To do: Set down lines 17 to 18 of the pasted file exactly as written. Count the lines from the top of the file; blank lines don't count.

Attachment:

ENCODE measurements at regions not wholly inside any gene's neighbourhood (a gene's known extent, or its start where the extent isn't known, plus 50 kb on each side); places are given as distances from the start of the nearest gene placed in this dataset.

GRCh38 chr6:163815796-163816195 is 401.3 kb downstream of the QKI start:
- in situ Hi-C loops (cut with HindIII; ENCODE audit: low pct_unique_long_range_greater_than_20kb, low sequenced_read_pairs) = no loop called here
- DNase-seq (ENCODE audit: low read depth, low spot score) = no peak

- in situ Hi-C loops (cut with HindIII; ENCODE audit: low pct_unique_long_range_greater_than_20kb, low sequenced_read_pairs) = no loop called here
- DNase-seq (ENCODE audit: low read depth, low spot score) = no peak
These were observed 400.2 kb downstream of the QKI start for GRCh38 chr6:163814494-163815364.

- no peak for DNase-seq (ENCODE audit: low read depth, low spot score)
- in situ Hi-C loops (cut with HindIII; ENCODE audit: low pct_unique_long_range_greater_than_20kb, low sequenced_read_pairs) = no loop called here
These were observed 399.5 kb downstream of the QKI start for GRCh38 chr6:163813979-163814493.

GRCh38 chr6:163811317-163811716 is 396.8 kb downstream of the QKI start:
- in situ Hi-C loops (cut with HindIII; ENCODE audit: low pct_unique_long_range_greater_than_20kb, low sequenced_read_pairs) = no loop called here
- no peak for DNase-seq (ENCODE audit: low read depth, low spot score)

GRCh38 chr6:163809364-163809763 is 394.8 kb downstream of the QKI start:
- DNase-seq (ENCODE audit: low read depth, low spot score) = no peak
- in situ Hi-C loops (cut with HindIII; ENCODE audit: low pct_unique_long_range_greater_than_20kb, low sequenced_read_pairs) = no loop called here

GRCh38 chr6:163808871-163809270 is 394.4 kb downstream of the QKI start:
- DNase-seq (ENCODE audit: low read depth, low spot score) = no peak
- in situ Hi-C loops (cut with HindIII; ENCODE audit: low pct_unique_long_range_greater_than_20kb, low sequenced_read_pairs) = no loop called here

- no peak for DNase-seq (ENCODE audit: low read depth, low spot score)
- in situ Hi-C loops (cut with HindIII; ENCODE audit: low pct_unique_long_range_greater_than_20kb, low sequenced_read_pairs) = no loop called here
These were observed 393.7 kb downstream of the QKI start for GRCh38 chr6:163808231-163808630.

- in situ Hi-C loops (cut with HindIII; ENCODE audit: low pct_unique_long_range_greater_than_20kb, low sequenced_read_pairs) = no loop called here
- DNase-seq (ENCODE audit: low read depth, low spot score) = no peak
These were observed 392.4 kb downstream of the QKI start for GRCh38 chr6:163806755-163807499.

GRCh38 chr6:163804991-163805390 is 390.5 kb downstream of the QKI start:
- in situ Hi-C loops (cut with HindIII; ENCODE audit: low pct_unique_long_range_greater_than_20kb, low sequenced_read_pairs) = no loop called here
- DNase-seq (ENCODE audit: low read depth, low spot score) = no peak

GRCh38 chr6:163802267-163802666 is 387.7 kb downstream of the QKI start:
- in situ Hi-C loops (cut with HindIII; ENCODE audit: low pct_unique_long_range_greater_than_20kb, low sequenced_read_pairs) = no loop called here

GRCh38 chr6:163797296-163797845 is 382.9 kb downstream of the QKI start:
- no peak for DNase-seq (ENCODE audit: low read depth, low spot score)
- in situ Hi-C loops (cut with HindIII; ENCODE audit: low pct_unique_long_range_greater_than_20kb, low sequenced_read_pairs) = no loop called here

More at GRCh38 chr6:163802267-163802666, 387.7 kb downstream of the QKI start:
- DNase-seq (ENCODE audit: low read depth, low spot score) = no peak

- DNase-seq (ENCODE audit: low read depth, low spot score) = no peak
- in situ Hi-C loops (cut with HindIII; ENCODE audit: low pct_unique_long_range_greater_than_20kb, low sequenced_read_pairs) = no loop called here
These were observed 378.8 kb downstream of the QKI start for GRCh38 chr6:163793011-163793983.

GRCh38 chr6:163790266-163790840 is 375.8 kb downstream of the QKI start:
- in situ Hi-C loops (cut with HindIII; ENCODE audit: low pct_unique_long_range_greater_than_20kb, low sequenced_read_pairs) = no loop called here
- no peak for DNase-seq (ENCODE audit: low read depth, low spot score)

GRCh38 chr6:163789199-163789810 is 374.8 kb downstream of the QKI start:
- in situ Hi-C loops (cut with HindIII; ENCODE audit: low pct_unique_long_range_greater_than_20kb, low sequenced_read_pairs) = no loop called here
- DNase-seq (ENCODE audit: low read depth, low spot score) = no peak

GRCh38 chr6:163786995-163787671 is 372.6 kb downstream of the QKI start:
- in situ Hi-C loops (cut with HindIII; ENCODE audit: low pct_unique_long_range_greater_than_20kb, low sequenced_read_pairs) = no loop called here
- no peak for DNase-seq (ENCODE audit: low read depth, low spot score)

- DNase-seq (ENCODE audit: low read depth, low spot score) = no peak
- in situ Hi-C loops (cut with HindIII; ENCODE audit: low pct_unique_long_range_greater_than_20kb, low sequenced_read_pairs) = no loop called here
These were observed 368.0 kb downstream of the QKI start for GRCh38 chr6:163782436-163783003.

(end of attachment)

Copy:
GRCh38 chr6:163808871-163809270 is 394.4 kb downstream of the QKI start:
- DNase-seq (ENCODE audit: low read depth, low spot score) = no peak